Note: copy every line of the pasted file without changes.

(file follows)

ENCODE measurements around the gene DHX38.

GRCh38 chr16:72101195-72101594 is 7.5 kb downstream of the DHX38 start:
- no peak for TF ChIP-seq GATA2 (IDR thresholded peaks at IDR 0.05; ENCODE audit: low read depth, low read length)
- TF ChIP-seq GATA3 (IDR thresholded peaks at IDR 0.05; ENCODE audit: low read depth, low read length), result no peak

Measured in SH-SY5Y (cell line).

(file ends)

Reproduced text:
ENCODE measurements around the gene DHX38.

GRCh38 chr16:72101195-72101594 is 7.5 kb downstream of the DHX38 start:
- no peak for TF ChIP-seq GATA2 (IDR thresholded peaks at IDR 0.05; ENCODE audit: low read depth, low read length)
- TF ChIP-seq GATA3 (IDR thresholded peaks at IDR 0.05; ENCODE audit: low read depth, low read length), result no peak

Measured in SH-SY5Y (cell line).